Learning about Stops
Posted 25 February 2004 - 11:09 PM
Posted 25 February 2004 - 11:45 PM
Posted 26 February 2004 - 05:24 AM
Posted 26 February 2004 - 06:22 AM
Posted 26 February 2004 - 06:35 AM
Posted 26 February 2004 - 06:48 AM
Yes, I do not enter a trade without knowing where I will get out.
I see your list as considerations before the trade. After that it's "making a play for [something] to go up (down), and risking 'X' amount on it".
That said, my stops for December and January were to not have stops, due to market conditions. I would have re-evaluated that decision had the market conditions changed ...
In the current market environment, the stops are like a credit card to me. I won't leave home without them...
I very seldom only use a $ amount for a stop, it is normally an objective exit.
Posted 26 February 2004 - 08:22 AM
1. Of course, Williams is right. During periods when your plays are "approximately right", looser stops will produce more profits. But when your plays are "approximately wrong", tighter stops will protect more capital. But in real-time, you don't KNOW which yours are, so whichever you choose is arbitrary. Maybe you choose well, maybe not so well.
Larry Williams has made some studies on stops in one of his books/ forgot which one/ ,where he shows that a wider stop can increase profitability,while a tight stop can actually decrease profitability to lossess..
2. A stop can be mental. Just because you don't place a hard stop on the trade does not mean you are trading without it. However, a mental stop is easier to override because you have to "do nothing" to let it extend your risk further. And though mutual fund traders can't "place" stops, selling at the end of the day when you are throwing in the towel on the trade is your stop.
We just saw a classic example of how one could have been trading without stops for years and "gotten away with it".... only to get killed in one swoop. That is, the March, '00, top in the Nasdaq. The drop was so severe that many tech players were effectiely wiped out. Even those still hanging in have recovered only a fraction of what they lost. They're still haning in, of course, and will lose the rest of it when the world wakes up to the "Al and George Deception Show". Hence my earlier comment, "... if you trade without stops, it's only a matter of time before the market wipes you out..." Might be a long time and you might have a sense of security (false one), but routinely using stops is the price you pay to make sure you don't get caught up in the one circumstance that blows out your portfolio.
PS I experienced a situation in the '80s where someone was famous for "Not having a losing trade in 20 years", then got wiped out in ONE event. It was written up in Futures Magazine. If a few members PM me, I'll post the story.
Posted 26 February 2004 - 09:37 AM
Posted 26 February 2004 - 10:03 AM
That's the other side of it right? I mean if you've read "Fooled by Randomness" the odds that someone like these people are out there and will trade in such a way that will eventually lead to disaster but they will just happen to retire and stop trading before the rare event or the inevitable event comes along that would have wiped them out.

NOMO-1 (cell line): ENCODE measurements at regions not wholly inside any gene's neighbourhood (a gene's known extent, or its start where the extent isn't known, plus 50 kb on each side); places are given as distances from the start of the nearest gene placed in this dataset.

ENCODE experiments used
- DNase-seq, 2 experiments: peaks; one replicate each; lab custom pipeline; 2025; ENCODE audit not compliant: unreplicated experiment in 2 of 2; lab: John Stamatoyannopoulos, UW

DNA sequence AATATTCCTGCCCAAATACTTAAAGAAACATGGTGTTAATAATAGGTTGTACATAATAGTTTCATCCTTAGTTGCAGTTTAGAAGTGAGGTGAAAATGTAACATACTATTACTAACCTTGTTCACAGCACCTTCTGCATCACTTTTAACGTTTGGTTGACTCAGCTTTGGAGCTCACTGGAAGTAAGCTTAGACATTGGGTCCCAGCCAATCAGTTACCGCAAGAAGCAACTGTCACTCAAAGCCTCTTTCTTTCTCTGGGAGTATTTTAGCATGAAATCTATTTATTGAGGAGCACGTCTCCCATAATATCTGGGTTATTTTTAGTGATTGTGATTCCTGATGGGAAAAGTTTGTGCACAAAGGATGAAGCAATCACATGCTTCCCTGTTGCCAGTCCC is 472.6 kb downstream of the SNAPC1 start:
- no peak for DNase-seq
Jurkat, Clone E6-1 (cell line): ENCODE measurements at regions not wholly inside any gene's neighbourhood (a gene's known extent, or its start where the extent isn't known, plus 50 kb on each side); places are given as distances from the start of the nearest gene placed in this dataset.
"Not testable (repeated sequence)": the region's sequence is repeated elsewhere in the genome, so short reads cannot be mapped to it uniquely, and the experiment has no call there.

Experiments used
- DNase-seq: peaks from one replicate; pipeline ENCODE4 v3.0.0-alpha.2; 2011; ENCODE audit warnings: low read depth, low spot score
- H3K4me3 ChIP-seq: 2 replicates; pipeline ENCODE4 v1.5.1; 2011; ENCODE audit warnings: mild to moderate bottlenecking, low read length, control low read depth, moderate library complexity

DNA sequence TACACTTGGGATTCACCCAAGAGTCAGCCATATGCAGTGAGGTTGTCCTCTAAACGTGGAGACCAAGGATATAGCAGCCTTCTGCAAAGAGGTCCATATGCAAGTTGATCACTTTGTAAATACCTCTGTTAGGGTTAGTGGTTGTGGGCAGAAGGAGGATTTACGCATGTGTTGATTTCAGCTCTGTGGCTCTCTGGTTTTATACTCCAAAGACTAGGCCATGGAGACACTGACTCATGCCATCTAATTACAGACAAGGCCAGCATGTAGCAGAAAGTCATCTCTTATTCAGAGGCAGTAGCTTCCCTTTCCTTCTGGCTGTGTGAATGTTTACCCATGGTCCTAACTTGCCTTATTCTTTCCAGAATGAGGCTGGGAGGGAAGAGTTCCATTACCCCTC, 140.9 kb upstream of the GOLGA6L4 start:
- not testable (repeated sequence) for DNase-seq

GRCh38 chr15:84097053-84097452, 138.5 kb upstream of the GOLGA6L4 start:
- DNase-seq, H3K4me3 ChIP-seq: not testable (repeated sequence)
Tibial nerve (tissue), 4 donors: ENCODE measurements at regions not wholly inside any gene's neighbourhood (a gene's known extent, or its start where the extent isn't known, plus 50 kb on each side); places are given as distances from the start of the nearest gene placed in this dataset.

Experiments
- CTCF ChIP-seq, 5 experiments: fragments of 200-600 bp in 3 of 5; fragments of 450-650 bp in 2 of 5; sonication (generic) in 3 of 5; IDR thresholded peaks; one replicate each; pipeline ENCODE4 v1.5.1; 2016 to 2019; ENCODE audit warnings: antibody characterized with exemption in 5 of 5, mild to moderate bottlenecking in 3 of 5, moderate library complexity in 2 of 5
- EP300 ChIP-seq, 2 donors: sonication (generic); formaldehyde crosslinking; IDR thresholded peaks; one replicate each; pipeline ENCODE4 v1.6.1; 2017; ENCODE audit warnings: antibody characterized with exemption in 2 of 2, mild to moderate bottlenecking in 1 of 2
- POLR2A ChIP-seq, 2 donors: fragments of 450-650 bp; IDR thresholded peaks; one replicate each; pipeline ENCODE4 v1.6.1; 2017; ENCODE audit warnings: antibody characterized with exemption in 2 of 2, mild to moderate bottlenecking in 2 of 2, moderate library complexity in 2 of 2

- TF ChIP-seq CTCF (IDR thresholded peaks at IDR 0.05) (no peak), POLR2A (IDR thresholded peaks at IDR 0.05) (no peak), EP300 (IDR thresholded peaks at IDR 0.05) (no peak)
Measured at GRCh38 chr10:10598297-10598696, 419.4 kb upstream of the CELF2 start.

It also illustrates what is an eventual CERTAINTY... "Trade without stops and you risk it all"... unless you're fortunate to quit before the circumstance catches up with you. We should all be so lucky.
That is, randomness tells us that there are people out there with seriously flawed systems that will survive a very long time, perhaps through an entire career. You get enough monkeys typing on the typewritter and eventually one produces something that make him look like a genius. But of course he can't reproduce it.
I signed up for a service about a year ago. That service was rated well by Timers Digest and appeared to be a good way to go. Last year the portfolio I followed was horribly crushed and apparently they used NO price based stop loss to tell them when it's time to abandon a losing position. Had I followed that portfolio through to this year I'd be down over 30%. I actually abandoned it fairly quickly after buying the service. But it did influence my thinking and do help me to do some damage in the first half of last year.
But there's a well thought of service with a good long record that totally blew up because they felt they didn't need stops based on price, that their system would not fail. Along comes the perfect storm and then it's disaster time. I believe they were fooled by randomness. Their success proved to them they did not need worry about the downside. The conditions favorable to their system moved on and they had no stop loss to save their subscribers when adverse conditions were in control.
~ Johann Wolfgang Von Goethe ~
Posted 26 February 2004 - 08:35 PM
This is a very interesting question, SSB. I have only done this a few times, and in most cases regretted it. When I placed a stop, it's usually there for a reason, i.e. at a technical level that showed weakness and/or a point at which I'm no longer willing to tolerate a loss. Now it's possible that such weakness can be a fakeout, but resumed strength afterward can also be a fakeout. You can get into a lot of second guessing that way. My preference is, when I've been stopped out, to find another trade. It also helps avoid the wash sale rule, which is a tax accounting pain (assuming you're trading in a taxable account).
Also, anyone have thoughts on when to get back into a position once you've been stopped out? If it comes back above your stop point do you re-enter?
The exception to this idea would be if you deliberately set a tight stop, with the advance intention to re-enter under certain conditions, if stopped out. In that case, you are simply trading your plan rather than reacting.
But personally, I usually set looser stops at levels where I feel the trade no longer makes sense. In this type of situation, I feel it's better to stand aside.